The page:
Exodus 33; John 12; Proverbs 9; Ephesians 2
IN REAL LIFE, MOST OF US ARE A MIX of wise and foolish, prudent and silly, thoughtful and impulsive. Nevertheless it helps us to see what the issues are by setting out the alternatives as a simple choice. That is what Proverbs 9 does for us. It pictures two women, Wisdom and Folly, calling out to people. In some ways, this drive toward a simple choice—wisdom or folly, good or evil, the Lord or rebellion—is typical of Wisdom Literature. It is a powerful, evocative way of getting across the fundamental issues in the choices we make.
Let us begin with Folly (Prov. 9:13-18). The way Folly sits in the door of her house reminds the reader of a prostitute. She calls out to those who pass by, to those who otherwise “go straight on their way” (Prov. 9:15). She is “undisciplined and without knowledge” (Prov. 9:13). What she offers is never fresh: it is warmed over, stolen stuff, garnished with promises of esoteric enjoyment—not unlike the promise of illicit sex (Prov. 9:17). Those who are snookered by her do not reflect on the fact that her seductions lead to death (Prov. 9:17).
Wisdom, too, builds a house and calls people in (Prov. 9:1-6). But her house is stable and well-built (Prov. 9:1). Like Folly, Wisdom calls “from the highest point of the city,” where she can be heard (Prov. 9:3, 14); but unlike Folly, Wisdom has prepared a delicious and nourishing meal (Prov. 9:2, 5). The “simple,” i.e., those who do not yet have wisdom but are willing to acquire it, may come and feast, and learn to “walk in the way of understanding” (Prov. 9:6).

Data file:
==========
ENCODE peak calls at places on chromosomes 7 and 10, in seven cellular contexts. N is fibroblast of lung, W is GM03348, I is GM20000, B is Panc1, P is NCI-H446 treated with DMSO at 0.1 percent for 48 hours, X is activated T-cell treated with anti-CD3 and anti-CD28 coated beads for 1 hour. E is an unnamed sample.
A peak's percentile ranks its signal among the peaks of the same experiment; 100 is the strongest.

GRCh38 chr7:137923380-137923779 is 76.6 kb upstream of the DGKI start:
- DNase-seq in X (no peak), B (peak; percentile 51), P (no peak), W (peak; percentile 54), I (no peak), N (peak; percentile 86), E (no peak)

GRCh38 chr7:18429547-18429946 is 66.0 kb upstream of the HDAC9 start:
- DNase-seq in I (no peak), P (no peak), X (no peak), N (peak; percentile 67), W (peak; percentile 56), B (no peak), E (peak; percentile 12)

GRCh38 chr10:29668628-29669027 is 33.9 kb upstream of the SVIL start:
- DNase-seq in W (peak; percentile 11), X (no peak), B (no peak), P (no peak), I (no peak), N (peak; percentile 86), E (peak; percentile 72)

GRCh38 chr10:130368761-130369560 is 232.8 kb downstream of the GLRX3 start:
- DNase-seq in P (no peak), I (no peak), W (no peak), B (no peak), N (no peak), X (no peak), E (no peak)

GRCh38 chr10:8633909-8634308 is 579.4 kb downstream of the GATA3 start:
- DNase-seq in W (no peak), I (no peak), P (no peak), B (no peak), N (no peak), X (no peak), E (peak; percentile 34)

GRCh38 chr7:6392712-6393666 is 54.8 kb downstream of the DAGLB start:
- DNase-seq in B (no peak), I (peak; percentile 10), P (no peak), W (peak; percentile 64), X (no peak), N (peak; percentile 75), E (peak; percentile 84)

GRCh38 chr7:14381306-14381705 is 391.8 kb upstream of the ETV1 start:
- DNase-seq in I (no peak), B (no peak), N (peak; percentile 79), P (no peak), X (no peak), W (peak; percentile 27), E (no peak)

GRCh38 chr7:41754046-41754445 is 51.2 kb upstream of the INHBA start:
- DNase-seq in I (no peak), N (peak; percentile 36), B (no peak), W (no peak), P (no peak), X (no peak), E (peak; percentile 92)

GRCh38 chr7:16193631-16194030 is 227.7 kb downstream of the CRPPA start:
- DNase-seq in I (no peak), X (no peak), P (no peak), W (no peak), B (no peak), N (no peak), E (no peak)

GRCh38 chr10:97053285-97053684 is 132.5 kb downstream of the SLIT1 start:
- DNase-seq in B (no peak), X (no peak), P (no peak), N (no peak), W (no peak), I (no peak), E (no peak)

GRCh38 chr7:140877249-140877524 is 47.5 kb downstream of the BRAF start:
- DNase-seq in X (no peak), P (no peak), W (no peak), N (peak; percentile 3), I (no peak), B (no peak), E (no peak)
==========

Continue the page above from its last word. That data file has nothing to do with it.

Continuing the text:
Of course, to speak of informing or correcting the simple immediately draws attention to how the counsel of Wisdom will be received. There is a sense in which someone who accepts wisdom is already proving wise; the person who rejects wisdom is a mocker or wicked. Hence the powerful contrast of the next verses (Prov. 9:7-9): “Do not rebuke a mocker or he will hate you; rebuke a wise man and he will love you” (Prov. 9:8)—with the two alternatives fleshed out in the verses on either side of this one (Prov. 9:7, 9).
The high point in the chapter comes with Proverbs 9:10-12: “The fear of the LORD is the beginning of wisdom, and knowledge of the Holy One is understanding” (Prov. 9:10). Normally, there are blessings even in this life for those with such priorities and commitments (Prov. 9:11-12). Above all, this definition of “the beginning of wisdom” powerfully shows that the wisdom held up in Proverbs is neither esoteric insight nor secular intellectual prowess; rather, it is devotion to God and all that flows from such devotion in thought and life.